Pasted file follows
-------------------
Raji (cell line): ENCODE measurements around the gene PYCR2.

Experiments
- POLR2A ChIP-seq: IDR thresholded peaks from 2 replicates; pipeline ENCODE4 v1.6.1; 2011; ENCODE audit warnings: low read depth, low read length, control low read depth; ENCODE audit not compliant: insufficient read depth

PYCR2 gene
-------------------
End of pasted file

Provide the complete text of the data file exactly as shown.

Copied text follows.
Raji (cell line): ENCODE measurements around the gene PYCR2.

Experiments
- POLR2A ChIP-seq: IDR thresholded peaks from 2 replicates; pipeline ENCODE4 v1.6.1; 2011; ENCODE audit warnings: low read depth, low read length, control low read depth; ENCODE audit not compliant: insufficient read depth

PYCR2 gene